He is "Wig" to his friends. To the shooting world for many years he was simply The Man. Lones W. Wigger, Jr., was recently inducted into the U.S. Olympic Hall of Fame. He is the first shooter to be so honored, and he joined such elite athletes as wrestler Bruce Baumgartner, marathoner Joan Benoit, boxer Oscar de La Hoya and others in the Class of 2008.
Over the course of his quarter-century international shooting career--which included Olympic team berths in 1964, '68, '72 and '80--Wigger won 111 medals and set 29 world records, an accomplishment unmatched by any shooter in the world, ever.
I served with Wigger for couple of years at the U.S. Army Marksmanship Unit, where he spent much of his 25-year military career, retiring as a lieutenant colonel. I remember watching him practice at the indoor range in the winter. International highpower season had recently ended, and we were just beginning to tune up for gallery season--smallbore four-position--and the fact that he'd just spent much of the year competing in (and winning) national and international championships in two disciplines didn't matter one bit.
Wigger would immediately start training for indoor sectionals, regionals, whatever. He'd practice the standing position for hours on end--picking up the rifle, putting it back down, repeating as often as necessary until he could break the perfect shot.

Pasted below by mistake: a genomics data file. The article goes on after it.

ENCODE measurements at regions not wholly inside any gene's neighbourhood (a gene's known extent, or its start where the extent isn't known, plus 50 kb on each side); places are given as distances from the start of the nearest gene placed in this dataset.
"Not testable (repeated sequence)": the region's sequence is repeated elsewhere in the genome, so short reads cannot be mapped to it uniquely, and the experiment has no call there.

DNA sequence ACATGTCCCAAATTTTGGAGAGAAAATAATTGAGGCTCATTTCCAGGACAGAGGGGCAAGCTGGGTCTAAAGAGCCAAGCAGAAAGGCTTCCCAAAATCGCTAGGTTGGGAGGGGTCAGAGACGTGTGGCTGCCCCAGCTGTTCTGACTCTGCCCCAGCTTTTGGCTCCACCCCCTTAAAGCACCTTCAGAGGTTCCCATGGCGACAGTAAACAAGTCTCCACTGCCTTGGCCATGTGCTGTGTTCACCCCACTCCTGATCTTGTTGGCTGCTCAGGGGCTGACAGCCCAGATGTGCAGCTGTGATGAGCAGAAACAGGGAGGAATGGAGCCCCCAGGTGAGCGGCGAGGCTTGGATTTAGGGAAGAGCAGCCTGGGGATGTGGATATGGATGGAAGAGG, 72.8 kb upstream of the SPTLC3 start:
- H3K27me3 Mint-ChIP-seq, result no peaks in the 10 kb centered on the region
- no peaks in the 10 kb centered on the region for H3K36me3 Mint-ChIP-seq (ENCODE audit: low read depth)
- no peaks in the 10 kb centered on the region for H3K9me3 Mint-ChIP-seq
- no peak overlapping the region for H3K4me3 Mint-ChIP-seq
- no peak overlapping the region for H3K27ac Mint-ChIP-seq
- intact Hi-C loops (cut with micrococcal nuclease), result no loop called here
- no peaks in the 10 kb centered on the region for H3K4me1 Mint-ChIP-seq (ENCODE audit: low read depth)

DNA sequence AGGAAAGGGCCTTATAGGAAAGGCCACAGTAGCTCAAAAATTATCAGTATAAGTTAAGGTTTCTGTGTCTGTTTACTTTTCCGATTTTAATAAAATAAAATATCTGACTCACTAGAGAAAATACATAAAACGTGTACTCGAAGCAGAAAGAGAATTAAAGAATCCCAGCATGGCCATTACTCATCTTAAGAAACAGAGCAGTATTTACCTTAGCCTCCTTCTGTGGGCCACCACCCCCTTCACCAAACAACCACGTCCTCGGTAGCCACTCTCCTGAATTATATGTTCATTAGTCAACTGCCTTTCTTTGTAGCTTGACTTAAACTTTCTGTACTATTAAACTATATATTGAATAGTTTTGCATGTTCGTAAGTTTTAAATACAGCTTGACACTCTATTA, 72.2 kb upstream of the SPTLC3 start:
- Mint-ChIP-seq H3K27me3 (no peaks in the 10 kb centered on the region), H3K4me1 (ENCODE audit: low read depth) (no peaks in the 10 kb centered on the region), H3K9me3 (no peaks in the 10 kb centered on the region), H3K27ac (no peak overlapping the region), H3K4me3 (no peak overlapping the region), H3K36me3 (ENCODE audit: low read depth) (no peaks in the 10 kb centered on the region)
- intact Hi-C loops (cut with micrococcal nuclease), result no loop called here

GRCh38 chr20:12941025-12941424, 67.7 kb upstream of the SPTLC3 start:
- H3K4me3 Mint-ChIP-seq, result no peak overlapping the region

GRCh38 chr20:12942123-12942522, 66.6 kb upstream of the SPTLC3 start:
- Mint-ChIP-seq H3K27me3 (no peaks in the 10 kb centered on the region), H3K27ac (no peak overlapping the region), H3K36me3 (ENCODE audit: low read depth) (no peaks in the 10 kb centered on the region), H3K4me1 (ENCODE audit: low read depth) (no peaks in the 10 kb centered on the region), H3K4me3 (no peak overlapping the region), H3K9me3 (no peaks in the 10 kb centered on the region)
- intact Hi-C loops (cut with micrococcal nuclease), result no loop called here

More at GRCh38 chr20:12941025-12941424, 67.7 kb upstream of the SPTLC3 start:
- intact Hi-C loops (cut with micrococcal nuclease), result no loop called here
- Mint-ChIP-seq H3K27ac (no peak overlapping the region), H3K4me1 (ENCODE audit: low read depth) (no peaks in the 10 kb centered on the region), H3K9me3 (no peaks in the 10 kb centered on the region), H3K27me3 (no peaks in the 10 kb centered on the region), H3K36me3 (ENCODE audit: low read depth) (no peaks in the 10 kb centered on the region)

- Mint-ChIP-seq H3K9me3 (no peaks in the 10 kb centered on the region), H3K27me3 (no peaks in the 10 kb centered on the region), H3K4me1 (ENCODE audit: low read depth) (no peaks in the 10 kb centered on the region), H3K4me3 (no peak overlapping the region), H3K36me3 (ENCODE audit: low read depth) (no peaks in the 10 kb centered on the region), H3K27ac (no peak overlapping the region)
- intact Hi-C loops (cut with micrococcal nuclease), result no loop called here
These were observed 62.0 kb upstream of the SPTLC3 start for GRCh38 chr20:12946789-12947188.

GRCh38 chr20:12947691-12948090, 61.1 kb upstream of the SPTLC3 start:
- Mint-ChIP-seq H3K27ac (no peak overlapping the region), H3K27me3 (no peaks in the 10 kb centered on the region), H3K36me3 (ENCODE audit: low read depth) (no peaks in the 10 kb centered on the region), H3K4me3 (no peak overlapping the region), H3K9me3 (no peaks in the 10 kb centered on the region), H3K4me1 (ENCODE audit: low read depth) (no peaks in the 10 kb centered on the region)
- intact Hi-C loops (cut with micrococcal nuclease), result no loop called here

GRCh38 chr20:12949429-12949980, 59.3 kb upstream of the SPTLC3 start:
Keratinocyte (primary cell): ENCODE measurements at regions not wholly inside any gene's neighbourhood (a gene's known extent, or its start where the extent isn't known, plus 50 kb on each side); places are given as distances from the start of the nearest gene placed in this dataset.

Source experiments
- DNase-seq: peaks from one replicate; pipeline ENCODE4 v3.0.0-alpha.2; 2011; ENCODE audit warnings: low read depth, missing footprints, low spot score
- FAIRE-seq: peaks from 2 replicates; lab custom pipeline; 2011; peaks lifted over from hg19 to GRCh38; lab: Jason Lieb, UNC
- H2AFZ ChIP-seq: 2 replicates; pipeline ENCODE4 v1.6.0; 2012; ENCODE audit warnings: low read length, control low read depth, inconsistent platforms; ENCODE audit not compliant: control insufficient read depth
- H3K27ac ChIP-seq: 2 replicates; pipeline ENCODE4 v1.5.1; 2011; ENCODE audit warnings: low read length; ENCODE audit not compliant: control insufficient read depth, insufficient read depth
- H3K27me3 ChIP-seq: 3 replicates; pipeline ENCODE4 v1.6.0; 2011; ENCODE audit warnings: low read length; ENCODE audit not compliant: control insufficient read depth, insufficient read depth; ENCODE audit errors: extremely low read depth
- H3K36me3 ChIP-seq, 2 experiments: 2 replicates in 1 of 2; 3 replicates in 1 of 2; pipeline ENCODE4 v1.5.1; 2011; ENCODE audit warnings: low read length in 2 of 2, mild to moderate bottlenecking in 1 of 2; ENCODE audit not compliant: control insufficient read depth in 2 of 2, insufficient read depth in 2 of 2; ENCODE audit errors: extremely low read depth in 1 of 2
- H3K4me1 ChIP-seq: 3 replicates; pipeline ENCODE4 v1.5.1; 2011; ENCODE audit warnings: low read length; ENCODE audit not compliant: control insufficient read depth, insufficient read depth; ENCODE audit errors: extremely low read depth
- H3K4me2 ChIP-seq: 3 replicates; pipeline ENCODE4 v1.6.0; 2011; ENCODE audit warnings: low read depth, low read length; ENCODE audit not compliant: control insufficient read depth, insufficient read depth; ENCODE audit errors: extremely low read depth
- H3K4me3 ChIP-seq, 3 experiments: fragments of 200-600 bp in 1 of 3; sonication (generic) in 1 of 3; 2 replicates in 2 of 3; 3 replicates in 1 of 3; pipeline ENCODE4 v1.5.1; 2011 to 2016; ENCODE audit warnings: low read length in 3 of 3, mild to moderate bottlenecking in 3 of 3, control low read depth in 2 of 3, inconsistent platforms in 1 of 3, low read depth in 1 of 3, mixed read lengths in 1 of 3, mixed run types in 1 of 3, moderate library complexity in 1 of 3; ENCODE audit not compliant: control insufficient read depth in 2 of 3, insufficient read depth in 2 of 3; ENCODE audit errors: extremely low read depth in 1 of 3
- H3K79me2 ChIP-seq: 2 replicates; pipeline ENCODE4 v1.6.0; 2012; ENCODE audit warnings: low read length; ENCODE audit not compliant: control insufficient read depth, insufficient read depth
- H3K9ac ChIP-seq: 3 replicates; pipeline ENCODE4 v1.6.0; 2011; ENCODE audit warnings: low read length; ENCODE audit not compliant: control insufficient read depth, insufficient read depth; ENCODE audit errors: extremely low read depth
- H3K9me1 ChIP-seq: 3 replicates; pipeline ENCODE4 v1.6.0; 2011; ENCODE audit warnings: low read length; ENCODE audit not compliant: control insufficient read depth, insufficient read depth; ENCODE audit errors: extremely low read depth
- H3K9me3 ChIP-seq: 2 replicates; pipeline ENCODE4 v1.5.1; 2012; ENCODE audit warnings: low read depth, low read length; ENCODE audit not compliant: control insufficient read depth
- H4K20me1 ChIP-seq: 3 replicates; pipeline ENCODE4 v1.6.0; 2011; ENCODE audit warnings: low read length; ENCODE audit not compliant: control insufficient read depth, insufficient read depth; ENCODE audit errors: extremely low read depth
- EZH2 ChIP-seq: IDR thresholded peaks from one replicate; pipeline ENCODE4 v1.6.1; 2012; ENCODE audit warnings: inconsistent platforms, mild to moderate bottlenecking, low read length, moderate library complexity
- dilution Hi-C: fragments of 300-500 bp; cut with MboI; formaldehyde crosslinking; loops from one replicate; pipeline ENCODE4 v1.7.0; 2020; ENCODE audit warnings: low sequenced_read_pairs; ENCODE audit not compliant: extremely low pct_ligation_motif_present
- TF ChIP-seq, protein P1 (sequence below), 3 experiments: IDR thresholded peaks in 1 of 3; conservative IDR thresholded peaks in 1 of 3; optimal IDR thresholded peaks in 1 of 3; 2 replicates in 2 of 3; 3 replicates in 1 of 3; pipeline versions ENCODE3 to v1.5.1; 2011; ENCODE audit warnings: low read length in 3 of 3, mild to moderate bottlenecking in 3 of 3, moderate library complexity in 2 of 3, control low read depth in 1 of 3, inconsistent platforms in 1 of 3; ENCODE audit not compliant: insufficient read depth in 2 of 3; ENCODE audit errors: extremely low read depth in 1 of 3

He'd be the first to tell you he's the product of determination and effort, not natural talent or ability. As he told me years later when I interviewed him for an article on his retirement from international competition, the shooter who wins is the shooter who works the hardest. "And nobody outworks me," he said with a grin. His induction into the Hall of Fame is a recognition of that hard work and the domination of a sport few will ever match.
I guess you could say this is a Hall of Fame issue. Check out Jon Sundra's article, "Sporting Rifle Hall of Fame," (Sept./Oct. 2008 RifleShooter)in which he inducts the 10 hunting rifles he believes are the greatest of all time. (And in the cartridge category, I'll bet there are more than a few readers who would nominate one or two of Craig Boddington's retro faves as potential Hall of Famers.)
There may be some debate on Jon's choices, but not many will argue with his nod to Winchester, a theme that's picked up in Rick Hacker's primer on collecting guns from that firm--a great read for those looking for a new hobby/addiction.